“They fully embraced vulnerability. They believed
that what made them vulnerable made them beautiful.
They didn’t talk about vulnerability being comfortable,
nor did they really talk about it being excruciating.
They just talked about it being necessary.”
~Brené Brown, from her Ted Talk,
The Power of Vulnerability
(watch it HERE)
(Virginia Woolf at Monks House, her home in Sussex, England, undated. Via.)
Vulnerability is the key to everything.
It's being willing to let go of who you think you should be and be who you are.
It's putting yourself out there.
Despite the odds.
Despite the discomfort.
And despite the voice in your head.
It's doing what scares you not because the process is necessarily enjoyable (It's hard. I'm tired. I don't know how. They'll say no.) but because you don't want to leave this earth not having tried.
It's being brave enough to fail.
On Saturday I went to a memorial service for a neighbor. He was 91 years young and had a great life. One by one, his oldest and dearest friends stood up and gave the most beautiful, heartfelt and erudite speeches. I sat in the back and felt this growing nagging feeling that I should go up there and say something too. Because he was the coolest guy. He knew everything. He'd been everywhere. The week before he died, he was studying German verbs and advanced physics for fun.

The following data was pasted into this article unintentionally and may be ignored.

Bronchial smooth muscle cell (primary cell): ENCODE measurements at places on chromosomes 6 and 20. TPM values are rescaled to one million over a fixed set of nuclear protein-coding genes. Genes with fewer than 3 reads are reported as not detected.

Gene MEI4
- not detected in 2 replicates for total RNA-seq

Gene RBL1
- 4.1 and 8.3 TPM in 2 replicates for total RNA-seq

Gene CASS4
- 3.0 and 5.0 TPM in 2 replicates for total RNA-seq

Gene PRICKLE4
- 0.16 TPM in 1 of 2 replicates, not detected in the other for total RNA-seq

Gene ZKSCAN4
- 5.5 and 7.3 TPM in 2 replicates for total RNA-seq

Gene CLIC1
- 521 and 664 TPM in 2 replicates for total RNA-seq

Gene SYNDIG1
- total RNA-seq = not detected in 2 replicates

But I hadn't prepared anything. And speaking in public makes me nervous. Because who I want to be isn't necessarily who I am.
Writing from your sweet spot is one thing. You can edit. You can delete. You can go over every word with a fine-tooth comb. Speaking from your sweet spot is entirely another.
So I sat there.
And sat there.
And my heart was pounding.
And then finally when it was asked if anyone else wanted to speak, I raised my hand few inches and somebody saw it. So I went up to the podium.
And I was super nervous but I took a deep breath and plunged ahead. And I stumbled over my words a few times but thought of how much I admired Oliver and kept going. And I told a couple of stories about how funny and brilliant he was and how proud he was of his three children and how much I was going to miss just sitting in his kitchen listening to him.
I think I got my point across. I hope so.
And then last night I discovered Brené Brown's TED talk. (If you have time, watch it. It's really that good.)
My admiration for my friend Oliver gave me the courage to be vulnerable.
What about you?
Is there anything you're brave enough to fail at?
If you're lucky, there is.